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Contrition is Essential, But Does Not Merit Forgiveness

Written by Joseph Lau | December, 2021
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One of the hallmarks of the Lutheran Church is its proper understanding and application of the Bible’s two main teachings—Law and Gospel. Dr. C.F.W. Walther’s seminal work, The Proper Distinction Between Law and Gospel, is the basis for this two-year series. Note: page numbers given are accurate for the 1929 and 1986 editions of the book.

“Thesis XIIIn the eighth place, the Word of God is not rightly divided when the preacher represents contrition alongside of faith as a cause of the forgiveness of sin.”

The main subject in this thesis is the contrition that precedes faith. There is no ambiguity that contrition is necessary if a person is to obtain forgiveness of sins. After all, Christ Himself said at the beginning of His earthly ministry, “Repent, and believe in the gospel.” (Mark 1:15) Likewise, at the end of his earthly ministry He told His followers that “repentance and remission of sins should be preached in His name.” (Luke 24:47) Those believing they are healthy do not need a doctor. Those who think they are righteous need not a Savior. Only a broken heart and a contrite spirit is receptive to the Gospel.

However, it would be wrong to say that contrition is a cause of the forgiveness of sins. Contrition prior to faith is a byproduct of God’s Law alone, not a good work on the part of a sinner. Although typically a false teaching of the Catholic Church, Lutherans at times mingle Law and Gospel by saying either too little or too much about contrition. Walther states, “God does not require contrition as a means by which you are to atone for your sins, but only to the end that you may be roused from your security and ask, ‘What must I do to be saved?’” (pages 250-251). When Luther finally understood the true meaning of repentance, it provided him comfort, knowing that penance (making up for sin) was not required of him, only an acknowledgement of himself as a poor, lost sinner. People do not merit God’s forgiveness because of their contrition.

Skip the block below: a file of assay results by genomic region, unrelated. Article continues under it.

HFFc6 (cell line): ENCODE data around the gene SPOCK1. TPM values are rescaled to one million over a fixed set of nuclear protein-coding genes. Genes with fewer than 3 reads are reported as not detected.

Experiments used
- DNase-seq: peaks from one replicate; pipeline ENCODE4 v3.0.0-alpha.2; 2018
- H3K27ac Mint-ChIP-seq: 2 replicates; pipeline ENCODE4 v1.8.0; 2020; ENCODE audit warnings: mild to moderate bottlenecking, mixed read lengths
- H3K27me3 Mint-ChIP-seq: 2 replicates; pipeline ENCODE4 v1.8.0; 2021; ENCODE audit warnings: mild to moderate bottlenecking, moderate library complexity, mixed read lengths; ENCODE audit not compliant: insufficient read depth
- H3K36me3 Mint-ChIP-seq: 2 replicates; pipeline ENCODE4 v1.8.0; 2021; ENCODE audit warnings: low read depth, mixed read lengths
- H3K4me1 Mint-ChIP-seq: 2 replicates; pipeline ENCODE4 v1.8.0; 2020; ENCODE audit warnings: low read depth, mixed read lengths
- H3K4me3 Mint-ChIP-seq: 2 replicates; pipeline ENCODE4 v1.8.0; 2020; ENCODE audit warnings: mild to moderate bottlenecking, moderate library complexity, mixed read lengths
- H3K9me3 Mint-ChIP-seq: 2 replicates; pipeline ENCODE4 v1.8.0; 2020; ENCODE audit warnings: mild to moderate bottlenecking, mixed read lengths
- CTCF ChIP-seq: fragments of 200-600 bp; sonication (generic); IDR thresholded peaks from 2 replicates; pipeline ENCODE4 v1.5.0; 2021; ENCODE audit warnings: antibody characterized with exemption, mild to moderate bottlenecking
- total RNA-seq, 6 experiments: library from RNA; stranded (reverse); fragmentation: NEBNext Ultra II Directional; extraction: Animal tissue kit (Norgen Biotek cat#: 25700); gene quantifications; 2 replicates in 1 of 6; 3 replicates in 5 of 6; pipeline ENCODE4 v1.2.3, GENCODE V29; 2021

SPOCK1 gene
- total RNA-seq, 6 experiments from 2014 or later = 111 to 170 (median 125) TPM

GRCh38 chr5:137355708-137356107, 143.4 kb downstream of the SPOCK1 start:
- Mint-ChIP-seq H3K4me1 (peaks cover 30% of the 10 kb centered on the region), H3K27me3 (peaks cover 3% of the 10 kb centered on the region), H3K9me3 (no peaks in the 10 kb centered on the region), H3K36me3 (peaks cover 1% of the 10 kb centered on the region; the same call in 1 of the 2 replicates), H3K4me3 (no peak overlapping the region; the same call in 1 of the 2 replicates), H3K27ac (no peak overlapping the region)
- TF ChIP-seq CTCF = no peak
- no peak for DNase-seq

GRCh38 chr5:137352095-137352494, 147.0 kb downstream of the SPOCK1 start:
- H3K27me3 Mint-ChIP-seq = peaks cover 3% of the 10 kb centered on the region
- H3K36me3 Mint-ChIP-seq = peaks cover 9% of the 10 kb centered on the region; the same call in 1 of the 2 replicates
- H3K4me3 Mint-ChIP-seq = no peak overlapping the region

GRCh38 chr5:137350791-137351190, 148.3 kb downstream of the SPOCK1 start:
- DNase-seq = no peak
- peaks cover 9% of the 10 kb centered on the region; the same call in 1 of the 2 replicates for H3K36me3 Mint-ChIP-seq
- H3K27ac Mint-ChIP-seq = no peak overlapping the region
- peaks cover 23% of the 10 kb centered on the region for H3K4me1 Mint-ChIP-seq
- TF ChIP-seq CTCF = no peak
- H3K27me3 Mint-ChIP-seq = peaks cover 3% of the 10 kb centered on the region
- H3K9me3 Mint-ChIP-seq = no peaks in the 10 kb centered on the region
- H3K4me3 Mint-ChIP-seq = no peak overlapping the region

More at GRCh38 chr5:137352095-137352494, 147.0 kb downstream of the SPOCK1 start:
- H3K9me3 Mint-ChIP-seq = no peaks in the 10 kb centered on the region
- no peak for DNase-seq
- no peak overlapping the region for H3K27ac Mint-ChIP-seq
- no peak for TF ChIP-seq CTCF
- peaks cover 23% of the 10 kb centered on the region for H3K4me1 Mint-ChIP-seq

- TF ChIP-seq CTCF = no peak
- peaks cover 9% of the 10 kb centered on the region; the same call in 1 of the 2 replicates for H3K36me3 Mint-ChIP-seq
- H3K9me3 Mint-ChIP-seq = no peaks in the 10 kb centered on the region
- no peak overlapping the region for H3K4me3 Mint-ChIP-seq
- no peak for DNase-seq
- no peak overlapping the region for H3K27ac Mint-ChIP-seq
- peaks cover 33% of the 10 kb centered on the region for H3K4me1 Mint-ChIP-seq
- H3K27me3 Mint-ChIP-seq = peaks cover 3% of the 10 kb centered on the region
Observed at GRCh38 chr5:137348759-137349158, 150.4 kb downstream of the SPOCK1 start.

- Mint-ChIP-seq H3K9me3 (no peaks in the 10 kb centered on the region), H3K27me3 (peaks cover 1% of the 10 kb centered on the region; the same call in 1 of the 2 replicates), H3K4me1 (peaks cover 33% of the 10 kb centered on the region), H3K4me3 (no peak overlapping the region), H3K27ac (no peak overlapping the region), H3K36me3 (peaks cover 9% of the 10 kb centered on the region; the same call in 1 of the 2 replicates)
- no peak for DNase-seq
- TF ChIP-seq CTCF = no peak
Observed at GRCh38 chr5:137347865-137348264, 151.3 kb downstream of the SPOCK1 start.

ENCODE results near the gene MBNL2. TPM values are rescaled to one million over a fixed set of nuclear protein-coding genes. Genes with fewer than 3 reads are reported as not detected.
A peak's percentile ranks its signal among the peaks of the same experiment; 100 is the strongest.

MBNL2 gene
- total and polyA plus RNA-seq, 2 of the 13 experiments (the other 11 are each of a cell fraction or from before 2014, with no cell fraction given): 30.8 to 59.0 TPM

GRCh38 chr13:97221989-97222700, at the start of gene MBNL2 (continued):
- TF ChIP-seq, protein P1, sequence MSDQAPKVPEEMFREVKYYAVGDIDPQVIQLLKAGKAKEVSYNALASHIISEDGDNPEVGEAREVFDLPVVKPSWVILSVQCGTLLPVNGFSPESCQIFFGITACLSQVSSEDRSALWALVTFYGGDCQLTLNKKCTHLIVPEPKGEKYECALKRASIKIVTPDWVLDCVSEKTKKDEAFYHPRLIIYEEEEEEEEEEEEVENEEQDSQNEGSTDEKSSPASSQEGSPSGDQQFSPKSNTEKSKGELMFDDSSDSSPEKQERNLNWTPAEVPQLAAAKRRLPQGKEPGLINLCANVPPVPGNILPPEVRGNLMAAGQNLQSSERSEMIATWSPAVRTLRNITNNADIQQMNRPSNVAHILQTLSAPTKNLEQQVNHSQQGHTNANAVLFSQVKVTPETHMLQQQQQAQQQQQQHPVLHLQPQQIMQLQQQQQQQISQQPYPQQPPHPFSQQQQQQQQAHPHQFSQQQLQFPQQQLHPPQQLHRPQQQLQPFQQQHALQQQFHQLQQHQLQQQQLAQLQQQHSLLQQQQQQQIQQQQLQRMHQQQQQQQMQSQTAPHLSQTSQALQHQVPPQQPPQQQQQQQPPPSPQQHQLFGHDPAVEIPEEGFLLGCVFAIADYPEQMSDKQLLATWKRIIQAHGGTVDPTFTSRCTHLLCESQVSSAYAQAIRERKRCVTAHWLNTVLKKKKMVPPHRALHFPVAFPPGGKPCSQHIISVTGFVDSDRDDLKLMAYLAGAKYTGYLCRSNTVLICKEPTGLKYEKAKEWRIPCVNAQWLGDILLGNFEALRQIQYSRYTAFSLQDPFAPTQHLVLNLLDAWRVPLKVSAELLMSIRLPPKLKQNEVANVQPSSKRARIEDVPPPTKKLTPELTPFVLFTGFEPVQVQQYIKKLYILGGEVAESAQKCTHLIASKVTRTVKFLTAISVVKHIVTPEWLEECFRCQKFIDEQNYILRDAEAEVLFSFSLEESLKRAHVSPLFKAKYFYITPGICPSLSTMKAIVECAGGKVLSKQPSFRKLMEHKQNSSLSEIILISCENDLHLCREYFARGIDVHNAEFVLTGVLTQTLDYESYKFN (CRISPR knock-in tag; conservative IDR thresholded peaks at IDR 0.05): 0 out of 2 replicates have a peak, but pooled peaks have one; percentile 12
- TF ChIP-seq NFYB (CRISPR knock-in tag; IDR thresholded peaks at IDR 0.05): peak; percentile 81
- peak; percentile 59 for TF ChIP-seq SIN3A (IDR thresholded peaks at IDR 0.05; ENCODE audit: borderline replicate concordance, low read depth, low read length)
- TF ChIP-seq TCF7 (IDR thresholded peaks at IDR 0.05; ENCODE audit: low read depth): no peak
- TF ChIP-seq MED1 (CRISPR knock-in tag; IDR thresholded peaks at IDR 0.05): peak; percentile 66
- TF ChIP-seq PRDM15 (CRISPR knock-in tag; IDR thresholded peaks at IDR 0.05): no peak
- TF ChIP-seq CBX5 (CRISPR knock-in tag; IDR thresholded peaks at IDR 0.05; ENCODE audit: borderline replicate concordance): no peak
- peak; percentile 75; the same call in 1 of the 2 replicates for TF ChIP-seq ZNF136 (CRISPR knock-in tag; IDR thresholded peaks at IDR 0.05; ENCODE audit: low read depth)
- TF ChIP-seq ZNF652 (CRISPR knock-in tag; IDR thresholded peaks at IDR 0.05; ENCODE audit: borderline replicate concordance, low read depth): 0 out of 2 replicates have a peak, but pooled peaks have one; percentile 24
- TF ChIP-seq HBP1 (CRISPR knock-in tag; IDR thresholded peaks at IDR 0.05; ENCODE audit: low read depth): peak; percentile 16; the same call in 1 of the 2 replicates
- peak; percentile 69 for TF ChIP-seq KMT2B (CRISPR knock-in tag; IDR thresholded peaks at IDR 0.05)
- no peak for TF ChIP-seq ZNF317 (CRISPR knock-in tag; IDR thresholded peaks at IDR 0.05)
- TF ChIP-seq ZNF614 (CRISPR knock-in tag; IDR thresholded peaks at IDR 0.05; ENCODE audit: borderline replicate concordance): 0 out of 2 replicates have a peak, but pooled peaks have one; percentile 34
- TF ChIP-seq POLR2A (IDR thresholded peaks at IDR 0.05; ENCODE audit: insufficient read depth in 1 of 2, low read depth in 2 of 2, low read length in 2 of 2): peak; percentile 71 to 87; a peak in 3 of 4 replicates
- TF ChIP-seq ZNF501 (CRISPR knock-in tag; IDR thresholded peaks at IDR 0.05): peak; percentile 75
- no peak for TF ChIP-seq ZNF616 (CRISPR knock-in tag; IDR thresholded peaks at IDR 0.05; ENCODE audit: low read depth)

It is dangerous for pastors to accept partial contrition, that is, contrition over a specific sin, by someone with an unawareness of the depth of his ongoing sinful state. It would also be wrong for a pastor to demand a certain outward demonstration of remorse as proof of true contrition. Only God can know the heart, so we must rely on a sinner’s confession, regardless of the outward appearance.

Many Pietists teach that faith must be preceded by a lengthy period of penance, perhaps even months or years. What a terrible teaching! God would have the assurance of the Gospel proclaimed as soon as possible to those convicted and burdened by their sin.

Walther also speaks of contrition of another type—that which involves the Christian’s daily sorrow over sin. This contrition is a fruit of faith produced by the Gospel in a believer’s heart. It is not only a confession of sins known and unknown, but the trust of forgiveness through Christ for those sins.

Perhaps the most influential false teaching regarding contrition is found in the Catholic Church’s belief that repentance has three parts: contrition, confession, and satisfaction. If sinners can fulfill all three, then they merit forgiveness before God. “Satisfaction” requires the doing of something to atone for sins committed. Only sins enumerated in the confessional box to the priest can warrant redemptive satisfaction prescribed to the sinner. This false teaching only heightens the sinner’s uncertainty about his forgiveness and raises doubts about the surety of heaven–doubts God would not want Christians to have. Luther himself struggled with trying to make satisfaction for his sins, which left him in utter despair. 

What a comfort to know that our forgiveness is NOT dependent on something in us or from us! It is solely based on Christ’s sacrificial death on our behalf, as our Substitute. Even our reception of that gift is by grace, an undeserved work of the Holy Spirit. To God alone be praise!

Joe Lau is a professor at Immanuel Lutheran College in Eau Claire, Wisconsin.

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